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Colombia's internet users mostly support local authorities regulating social media sites, which they perceive as turning a blind eye on self-regulation and security standards, US IT company Unisys' (NYSE: UIS) VP and general manager for Latin America, Yolanda Auza, told BNamericas.
"I was a little surprised with the responses because of what has been circulating regarding internet regulation and censorship in other countries like China and Muslim countries," Auza said, referring to the results of the Unisys Security Index.
On average, 81% of respondents said they agreed with social media being regulated by authorities, since these sites have such a broad reach across society and are very influential. In total, 54% said they agreed completely, while 27% said they somewhat agree.
"I personally believe that it's very dangerous.... The line between authorities governing this and abuse of that authority is very thin," Auza said. "It's hard to determine the boundaries between regulation and restrictions on freedom."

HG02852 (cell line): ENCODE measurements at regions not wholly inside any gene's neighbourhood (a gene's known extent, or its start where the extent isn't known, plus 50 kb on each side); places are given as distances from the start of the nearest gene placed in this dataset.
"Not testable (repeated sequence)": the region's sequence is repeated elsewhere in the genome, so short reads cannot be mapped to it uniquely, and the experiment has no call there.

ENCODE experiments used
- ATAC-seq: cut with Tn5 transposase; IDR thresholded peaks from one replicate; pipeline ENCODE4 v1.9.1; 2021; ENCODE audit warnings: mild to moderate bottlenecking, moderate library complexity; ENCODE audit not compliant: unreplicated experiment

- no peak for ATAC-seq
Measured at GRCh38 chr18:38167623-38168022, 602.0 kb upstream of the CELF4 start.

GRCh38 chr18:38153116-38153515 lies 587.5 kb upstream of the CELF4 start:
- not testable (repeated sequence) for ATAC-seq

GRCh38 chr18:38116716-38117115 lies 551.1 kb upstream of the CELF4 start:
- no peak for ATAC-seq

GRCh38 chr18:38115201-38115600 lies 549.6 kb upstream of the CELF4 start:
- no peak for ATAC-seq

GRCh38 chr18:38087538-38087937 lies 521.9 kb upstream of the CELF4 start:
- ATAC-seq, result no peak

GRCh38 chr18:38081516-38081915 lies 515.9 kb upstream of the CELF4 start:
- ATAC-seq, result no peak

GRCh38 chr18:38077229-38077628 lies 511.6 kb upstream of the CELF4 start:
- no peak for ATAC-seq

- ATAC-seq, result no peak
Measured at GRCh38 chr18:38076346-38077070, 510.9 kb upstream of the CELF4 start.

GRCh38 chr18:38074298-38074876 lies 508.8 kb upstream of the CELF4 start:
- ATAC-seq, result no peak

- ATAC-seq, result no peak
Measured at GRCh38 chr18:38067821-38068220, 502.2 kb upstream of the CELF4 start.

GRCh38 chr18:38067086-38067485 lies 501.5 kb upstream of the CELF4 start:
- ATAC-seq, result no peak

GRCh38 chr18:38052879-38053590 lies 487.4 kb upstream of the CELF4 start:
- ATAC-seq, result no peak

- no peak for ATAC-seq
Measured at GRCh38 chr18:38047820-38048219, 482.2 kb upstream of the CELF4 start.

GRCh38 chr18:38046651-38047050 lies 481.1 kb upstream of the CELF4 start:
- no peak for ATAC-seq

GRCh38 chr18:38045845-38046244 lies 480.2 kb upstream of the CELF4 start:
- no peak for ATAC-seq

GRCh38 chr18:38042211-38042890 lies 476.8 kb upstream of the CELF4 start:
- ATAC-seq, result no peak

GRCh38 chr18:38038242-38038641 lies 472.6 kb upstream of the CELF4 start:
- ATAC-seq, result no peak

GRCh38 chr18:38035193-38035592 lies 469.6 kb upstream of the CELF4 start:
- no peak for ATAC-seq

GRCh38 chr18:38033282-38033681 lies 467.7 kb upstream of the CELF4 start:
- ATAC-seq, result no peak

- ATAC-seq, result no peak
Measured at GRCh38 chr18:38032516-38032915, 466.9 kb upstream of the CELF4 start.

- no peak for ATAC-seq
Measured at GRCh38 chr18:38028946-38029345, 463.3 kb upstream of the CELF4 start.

A possible solution is to establish ethical principles. Also, suppliers should have contracts showing how they will protect personal information and, similar to the case of banks, should guarantee that the information is not made public without appropriate justification, according to the executive.
"Measures should be implemented to fight child pornography and bullying, and to protect users from dangerous things. But having the government interfere directly with the information seems to go against freedom of expression," Auza added.
Paradoxically, according to the executive, Colombians seem unwilling to share their personal data with third parties, police forces, public services and across borders to increase national security. Only 42% of respondents said they would share their personal information if needed for security reasons.